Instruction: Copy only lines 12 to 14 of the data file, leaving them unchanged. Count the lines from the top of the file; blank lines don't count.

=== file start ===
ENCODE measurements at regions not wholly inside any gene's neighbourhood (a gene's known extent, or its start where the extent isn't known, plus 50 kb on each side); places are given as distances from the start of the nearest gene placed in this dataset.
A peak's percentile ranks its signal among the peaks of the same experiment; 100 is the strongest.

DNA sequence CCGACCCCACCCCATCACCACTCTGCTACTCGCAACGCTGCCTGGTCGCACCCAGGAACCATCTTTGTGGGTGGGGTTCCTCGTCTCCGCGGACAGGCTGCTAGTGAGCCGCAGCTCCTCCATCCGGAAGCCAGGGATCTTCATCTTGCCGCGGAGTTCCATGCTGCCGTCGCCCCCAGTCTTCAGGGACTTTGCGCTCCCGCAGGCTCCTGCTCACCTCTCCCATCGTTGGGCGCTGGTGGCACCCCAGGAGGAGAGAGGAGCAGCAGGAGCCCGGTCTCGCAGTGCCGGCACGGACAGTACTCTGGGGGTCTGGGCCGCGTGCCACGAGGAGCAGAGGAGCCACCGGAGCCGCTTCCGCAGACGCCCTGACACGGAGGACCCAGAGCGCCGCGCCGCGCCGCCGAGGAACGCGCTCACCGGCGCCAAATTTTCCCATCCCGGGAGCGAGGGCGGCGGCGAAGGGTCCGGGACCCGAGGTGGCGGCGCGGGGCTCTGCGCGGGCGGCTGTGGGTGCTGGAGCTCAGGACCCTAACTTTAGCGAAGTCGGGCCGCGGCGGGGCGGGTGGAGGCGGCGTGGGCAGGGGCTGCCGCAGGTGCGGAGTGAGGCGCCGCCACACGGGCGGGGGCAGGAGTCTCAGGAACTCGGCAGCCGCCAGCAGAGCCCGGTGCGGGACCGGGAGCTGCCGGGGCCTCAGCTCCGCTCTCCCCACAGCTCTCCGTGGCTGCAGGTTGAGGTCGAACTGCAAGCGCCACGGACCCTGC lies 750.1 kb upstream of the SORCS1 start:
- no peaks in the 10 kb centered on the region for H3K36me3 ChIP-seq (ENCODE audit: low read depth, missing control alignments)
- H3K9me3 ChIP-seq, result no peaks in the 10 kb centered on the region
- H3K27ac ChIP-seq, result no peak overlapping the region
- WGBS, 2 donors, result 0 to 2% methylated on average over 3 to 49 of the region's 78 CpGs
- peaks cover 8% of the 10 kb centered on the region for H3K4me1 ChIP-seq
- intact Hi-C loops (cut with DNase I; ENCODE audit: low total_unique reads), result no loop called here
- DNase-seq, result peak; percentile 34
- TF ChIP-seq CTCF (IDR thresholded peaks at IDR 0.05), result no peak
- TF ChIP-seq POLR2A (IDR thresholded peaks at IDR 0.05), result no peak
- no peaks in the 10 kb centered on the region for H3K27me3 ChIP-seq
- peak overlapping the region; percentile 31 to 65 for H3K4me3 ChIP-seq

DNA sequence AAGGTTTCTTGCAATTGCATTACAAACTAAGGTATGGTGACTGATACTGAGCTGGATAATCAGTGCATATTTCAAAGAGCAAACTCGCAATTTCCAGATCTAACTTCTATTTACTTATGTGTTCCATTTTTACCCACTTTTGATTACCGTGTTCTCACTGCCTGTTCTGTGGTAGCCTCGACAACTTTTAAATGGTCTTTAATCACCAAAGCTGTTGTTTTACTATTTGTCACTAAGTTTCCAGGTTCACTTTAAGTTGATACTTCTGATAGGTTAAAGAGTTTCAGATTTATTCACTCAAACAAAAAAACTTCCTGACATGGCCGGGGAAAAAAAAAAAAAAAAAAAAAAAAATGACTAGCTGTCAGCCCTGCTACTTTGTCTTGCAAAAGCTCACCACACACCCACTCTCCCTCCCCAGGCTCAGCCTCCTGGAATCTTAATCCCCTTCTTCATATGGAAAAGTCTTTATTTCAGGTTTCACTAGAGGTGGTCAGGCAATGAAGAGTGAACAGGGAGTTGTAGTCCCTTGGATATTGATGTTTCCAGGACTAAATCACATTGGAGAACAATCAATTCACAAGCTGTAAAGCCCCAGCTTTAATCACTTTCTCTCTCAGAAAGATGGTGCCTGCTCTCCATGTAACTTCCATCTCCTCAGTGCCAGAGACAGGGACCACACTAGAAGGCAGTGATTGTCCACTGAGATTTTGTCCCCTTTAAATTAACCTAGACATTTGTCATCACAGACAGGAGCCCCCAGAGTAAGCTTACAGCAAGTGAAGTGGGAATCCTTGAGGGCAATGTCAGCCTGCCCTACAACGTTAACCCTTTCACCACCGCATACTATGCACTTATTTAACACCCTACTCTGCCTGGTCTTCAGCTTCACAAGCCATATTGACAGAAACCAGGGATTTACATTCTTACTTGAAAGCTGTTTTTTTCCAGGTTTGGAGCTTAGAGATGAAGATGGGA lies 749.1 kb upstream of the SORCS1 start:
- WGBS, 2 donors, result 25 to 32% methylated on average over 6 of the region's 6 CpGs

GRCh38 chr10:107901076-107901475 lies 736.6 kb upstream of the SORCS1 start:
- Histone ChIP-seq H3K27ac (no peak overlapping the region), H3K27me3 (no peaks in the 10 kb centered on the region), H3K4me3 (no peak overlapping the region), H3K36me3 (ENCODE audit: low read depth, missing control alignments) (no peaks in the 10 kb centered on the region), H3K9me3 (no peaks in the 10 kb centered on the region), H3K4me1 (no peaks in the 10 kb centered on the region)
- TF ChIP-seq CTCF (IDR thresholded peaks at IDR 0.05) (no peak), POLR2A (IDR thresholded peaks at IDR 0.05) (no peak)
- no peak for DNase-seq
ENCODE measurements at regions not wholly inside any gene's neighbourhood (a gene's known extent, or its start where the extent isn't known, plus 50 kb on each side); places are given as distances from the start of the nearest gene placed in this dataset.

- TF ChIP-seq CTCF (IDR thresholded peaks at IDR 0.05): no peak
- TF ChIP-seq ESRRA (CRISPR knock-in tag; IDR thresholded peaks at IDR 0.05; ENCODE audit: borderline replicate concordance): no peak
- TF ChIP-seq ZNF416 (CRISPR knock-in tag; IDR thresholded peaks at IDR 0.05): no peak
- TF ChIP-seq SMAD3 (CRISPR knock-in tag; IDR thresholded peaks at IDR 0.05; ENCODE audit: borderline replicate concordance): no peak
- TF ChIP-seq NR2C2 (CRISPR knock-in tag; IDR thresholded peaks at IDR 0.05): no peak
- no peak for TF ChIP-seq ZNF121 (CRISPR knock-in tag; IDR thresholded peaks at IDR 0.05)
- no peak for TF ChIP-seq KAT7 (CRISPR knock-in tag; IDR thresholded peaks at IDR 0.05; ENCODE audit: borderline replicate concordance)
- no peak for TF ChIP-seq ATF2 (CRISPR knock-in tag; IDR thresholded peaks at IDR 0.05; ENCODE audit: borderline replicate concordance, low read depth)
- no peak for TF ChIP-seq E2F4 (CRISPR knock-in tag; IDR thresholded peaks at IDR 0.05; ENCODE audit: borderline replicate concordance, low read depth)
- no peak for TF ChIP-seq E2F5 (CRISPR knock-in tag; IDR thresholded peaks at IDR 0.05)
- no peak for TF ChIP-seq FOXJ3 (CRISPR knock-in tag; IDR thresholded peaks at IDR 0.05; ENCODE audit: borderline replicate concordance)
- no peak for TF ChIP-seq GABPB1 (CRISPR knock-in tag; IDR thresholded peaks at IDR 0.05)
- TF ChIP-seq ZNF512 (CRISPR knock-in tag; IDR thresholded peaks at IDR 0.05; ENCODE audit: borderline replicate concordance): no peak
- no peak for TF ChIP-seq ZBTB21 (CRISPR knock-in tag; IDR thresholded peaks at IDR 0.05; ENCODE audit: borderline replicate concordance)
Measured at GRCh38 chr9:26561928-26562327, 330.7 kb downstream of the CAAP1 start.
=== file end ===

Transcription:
- TF ChIP-seq POLR2A (IDR thresholded peaks at IDR 0.05), result no peak
- no peaks in the 10 kb centered on the region for H3K27me3 ChIP-seq
- peak overlapping the region; percentile 31 to 65 for H3K4me3 ChIP-seq